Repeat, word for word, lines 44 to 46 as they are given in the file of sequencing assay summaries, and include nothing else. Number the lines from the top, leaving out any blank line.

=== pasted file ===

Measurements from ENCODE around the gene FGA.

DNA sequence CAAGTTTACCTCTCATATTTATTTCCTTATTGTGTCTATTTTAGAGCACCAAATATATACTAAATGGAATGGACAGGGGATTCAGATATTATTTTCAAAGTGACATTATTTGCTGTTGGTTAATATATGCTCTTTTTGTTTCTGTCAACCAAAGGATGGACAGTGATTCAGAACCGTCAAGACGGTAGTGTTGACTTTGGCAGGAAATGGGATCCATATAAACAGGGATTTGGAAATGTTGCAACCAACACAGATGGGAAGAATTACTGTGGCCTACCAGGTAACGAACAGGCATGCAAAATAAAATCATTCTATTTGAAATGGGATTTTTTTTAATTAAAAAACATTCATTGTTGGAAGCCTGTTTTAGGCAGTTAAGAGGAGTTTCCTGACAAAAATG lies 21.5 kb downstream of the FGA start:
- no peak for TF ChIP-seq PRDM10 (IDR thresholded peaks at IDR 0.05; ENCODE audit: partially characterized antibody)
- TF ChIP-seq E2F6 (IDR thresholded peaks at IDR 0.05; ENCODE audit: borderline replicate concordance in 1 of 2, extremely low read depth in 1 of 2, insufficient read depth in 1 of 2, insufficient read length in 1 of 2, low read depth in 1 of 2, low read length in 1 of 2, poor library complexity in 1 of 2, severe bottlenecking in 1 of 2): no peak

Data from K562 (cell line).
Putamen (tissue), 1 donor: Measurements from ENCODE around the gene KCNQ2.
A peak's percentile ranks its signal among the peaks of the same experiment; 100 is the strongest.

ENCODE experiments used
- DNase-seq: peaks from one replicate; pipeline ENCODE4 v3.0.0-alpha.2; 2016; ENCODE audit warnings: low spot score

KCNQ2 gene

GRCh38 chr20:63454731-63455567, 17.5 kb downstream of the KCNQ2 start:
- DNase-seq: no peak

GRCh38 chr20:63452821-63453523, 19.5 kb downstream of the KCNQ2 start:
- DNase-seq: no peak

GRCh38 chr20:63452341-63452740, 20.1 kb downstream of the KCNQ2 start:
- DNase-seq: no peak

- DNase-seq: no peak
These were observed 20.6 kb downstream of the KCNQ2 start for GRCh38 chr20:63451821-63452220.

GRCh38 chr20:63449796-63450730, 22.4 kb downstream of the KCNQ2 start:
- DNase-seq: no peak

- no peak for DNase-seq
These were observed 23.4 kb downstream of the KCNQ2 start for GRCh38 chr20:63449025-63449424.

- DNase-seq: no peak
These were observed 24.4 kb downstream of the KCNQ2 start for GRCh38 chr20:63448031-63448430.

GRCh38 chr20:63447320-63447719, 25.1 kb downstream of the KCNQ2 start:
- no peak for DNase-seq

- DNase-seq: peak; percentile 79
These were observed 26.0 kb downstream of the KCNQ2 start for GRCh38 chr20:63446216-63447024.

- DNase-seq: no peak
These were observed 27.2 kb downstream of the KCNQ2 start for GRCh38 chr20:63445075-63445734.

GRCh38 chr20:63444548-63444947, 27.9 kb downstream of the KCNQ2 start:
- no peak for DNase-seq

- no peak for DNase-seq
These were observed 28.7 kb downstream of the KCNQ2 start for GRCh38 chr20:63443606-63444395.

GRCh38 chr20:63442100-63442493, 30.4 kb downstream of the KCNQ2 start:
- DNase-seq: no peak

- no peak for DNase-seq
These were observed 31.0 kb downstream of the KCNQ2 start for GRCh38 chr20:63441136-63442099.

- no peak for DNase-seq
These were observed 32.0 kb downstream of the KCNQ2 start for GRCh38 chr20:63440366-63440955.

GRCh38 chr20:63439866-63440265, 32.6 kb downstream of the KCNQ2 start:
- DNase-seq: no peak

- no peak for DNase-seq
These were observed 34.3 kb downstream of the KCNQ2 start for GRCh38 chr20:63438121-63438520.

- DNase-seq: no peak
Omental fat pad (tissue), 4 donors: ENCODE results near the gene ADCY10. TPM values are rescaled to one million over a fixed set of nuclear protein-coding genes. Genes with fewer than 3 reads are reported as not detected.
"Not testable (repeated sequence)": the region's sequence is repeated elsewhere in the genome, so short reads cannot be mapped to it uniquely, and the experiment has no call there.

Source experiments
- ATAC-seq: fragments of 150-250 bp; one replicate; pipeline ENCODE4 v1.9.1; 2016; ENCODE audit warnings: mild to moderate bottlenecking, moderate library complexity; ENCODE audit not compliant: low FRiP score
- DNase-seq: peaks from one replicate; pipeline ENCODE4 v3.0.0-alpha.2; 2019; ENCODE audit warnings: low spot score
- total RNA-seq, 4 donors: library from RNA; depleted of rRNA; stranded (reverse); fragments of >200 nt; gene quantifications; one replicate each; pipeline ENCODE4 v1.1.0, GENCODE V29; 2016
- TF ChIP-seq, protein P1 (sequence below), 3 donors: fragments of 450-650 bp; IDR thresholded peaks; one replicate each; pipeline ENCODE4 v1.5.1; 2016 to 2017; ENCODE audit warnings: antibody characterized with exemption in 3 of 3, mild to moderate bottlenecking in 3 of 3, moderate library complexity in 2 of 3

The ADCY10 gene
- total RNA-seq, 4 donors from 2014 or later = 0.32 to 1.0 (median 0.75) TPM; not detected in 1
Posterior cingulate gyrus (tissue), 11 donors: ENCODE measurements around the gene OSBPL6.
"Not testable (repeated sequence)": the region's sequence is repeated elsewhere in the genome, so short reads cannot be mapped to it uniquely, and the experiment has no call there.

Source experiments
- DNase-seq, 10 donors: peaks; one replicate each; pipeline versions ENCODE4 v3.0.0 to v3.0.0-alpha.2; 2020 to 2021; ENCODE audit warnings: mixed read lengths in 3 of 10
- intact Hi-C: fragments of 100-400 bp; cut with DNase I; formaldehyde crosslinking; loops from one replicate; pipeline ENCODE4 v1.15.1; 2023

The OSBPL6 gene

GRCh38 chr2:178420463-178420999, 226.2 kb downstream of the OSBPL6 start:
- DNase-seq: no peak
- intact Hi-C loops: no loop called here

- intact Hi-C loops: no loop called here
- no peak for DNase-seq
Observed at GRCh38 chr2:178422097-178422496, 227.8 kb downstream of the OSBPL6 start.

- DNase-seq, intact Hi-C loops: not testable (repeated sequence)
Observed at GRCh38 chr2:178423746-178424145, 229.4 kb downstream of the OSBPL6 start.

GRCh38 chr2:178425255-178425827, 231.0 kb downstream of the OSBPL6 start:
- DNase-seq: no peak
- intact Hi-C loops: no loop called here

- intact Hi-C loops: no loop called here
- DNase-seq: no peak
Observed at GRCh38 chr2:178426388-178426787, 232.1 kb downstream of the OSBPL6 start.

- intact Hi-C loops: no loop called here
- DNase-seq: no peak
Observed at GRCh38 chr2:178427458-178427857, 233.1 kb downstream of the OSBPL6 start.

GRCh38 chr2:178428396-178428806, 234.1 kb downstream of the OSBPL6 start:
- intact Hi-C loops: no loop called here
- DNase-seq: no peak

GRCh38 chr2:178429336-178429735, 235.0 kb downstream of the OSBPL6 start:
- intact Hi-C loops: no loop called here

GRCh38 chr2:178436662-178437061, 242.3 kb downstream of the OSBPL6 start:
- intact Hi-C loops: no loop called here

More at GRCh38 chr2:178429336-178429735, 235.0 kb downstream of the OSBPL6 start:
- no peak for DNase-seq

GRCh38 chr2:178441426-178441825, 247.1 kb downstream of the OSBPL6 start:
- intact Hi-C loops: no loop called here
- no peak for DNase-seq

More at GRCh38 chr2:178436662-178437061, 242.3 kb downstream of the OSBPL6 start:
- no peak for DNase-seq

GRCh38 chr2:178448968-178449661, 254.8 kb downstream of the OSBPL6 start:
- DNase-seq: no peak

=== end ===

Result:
These were observed 34.3 kb downstream of the KCNQ2 start for GRCh38 chr20:63438121-63438520.

- DNase-seq: no peak
Omental fat pad (tissue), 4 donors: ENCODE results near the gene ADCY10. TPM values are rescaled to one million over a fixed set of nuclear protein-coding genes. Genes with fewer than 3 reads are reported as not detected.